Seriously? I had to do a doubletake when I read the summary, and had to take a few more when I read the article. I have run an Android phone for over a year now and I am seriously happy with it. It's not failing under the "crushing weight of viruses" any more than my aging but still useful iPhone 3GS is (I use it as an iPod because I bought into the iTunes ecosystem years ago and it happens to integrate beautifully with my car). I install apps on both depending on my utilization and needs, and neither has been unduly burdened with malware. Of course, my Android phone actually tells me what an application wants to do while I install it, thus providing the knowledgeable user some modicum of security. And yes, every app I install I read those and make a decision whether the app is asking for appropriate rights or not. And yes, I've refused some apps because of it. Of course, I AM a knowledgeable user and that kind of security doesn't help Joe Schmoe with his free smartphone with a 2 year contract and no lube... but one of the central tenets of security is that people are the weakest link in any security chain and that will never change.

    So far I've found my only complaint with Android is that it fails under the crushing weight of battery technology that can't cash the check the manufacturers of the device wrote. But at least with Android I can have a second battery hanging around that I can swap in at any time... can't do that with an iPhone unless you're a really determined hardware hacker. Yes, I can improve it slightly by turning off all my antennae but then I am running a dumb phone with games on it... I have a smartphone so it can be connected anywhere at any time. Of course, many of the apps I install probably don't help... but that's a choice I make. Because the charging port is completely standard I just took my charger and left it at work; I use my Kindle's charger at home to keep my phone charged at night because really... how often do I need my Kindle?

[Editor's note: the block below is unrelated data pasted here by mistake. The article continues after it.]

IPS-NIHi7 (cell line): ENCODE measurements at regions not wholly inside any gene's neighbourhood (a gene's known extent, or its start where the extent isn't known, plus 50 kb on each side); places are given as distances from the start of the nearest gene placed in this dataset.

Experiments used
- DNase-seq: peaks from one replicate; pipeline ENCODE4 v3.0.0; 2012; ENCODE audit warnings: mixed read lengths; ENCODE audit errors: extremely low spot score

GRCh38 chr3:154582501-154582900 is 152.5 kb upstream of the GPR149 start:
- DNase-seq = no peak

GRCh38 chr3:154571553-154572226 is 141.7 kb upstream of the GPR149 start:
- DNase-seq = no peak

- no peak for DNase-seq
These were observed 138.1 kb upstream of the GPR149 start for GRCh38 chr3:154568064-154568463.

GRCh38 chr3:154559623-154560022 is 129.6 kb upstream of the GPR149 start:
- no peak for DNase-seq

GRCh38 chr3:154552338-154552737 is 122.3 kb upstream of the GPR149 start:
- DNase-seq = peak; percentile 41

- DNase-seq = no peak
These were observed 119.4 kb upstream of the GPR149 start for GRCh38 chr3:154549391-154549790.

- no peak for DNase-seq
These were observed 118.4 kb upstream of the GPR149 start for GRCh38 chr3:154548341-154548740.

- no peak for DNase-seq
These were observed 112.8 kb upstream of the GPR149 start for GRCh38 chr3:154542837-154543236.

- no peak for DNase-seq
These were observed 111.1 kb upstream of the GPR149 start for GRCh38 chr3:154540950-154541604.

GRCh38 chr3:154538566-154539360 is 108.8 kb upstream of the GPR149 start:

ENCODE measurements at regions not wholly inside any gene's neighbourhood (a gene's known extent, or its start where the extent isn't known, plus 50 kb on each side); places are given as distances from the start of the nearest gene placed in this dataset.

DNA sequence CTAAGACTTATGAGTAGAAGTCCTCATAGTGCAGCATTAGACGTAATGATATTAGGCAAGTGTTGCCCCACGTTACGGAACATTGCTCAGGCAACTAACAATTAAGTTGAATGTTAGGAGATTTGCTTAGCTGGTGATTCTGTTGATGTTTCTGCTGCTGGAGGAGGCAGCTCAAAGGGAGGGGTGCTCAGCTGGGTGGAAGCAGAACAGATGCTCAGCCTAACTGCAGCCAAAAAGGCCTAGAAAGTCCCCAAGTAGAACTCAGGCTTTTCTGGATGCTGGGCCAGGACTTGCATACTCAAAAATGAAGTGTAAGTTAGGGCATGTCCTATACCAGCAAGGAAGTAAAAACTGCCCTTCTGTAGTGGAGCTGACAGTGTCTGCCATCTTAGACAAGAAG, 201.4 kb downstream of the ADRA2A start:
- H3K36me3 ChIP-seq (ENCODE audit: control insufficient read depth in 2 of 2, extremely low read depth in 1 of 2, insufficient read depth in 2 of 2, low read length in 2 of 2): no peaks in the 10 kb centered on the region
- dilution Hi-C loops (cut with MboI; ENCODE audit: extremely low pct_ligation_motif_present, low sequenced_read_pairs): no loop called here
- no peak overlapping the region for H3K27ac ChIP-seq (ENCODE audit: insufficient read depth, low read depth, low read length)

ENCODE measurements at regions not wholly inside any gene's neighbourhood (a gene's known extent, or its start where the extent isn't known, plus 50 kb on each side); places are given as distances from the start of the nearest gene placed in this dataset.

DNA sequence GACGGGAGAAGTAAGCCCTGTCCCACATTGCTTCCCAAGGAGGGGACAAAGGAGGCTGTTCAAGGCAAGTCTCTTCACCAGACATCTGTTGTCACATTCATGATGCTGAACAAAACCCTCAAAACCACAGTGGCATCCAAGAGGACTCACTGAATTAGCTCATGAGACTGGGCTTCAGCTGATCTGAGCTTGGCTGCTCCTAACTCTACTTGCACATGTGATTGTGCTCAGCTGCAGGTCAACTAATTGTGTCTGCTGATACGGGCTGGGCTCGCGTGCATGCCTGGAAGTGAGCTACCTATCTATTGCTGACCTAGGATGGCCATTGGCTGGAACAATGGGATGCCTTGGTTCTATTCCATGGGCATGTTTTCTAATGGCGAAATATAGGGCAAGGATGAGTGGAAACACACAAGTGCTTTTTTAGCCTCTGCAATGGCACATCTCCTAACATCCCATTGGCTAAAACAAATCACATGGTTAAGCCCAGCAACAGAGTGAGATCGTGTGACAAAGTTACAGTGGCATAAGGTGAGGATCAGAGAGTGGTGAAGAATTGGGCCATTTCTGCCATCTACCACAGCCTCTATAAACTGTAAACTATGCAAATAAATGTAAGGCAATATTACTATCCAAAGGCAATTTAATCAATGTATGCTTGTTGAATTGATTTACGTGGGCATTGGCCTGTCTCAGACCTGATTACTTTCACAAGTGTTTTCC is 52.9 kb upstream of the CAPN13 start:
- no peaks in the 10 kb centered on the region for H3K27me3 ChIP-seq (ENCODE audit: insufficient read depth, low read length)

As a past and current iOS user (sometimes), AND an Android user I find the article FUD. Actually, can I mod it trollbait?

  • by Entrope ( 68843 ) on Saturday April 21, 2012 @12:05PM (#39756341) Homepage

    That is a distinction that the study apparently did not make, because it talks about "malicious code" rather than viruses. In fact, most of the malicious apps that one hears about are spyware or trojans rather than viruses.

  • by PapayaSF ( 721268 ) on Saturday April 21, 2012 @01:07PM (#39756735) Journal

    And besides Play Store does have accountability: every developer has to register, and pay a small one-off registration fee as form of identification.

    But as the article points out, Apple requires verification of a developer's identity, and Google does not, so a malware author who gets banned from Play can just sign up under a new identity.


    Beyond that, Guido said that Apple's iOS ecosystem has put controls in place that squeeze malware authors in other ways. An automated and manual application vetting system includes static analysis of compiled binaries that make it very difficult for developers to merely repackage malicious or legitimate applications for sale on the AppStore. That prevents infections of Trojaned applications like the DroidDream malware, which frequently popped up on Google's Android Market.

  • by BasilBrush ( 643681 ) on Saturday April 21, 2012 @07:23PM (#39759009)

    You're showing your ignorance again. Apple did care about it, and that's what got the rule about asking for user permission before uploading contact details came from. A rule which Path now adheres to, which is why it's still in the App Store.

Air is water with holes in it.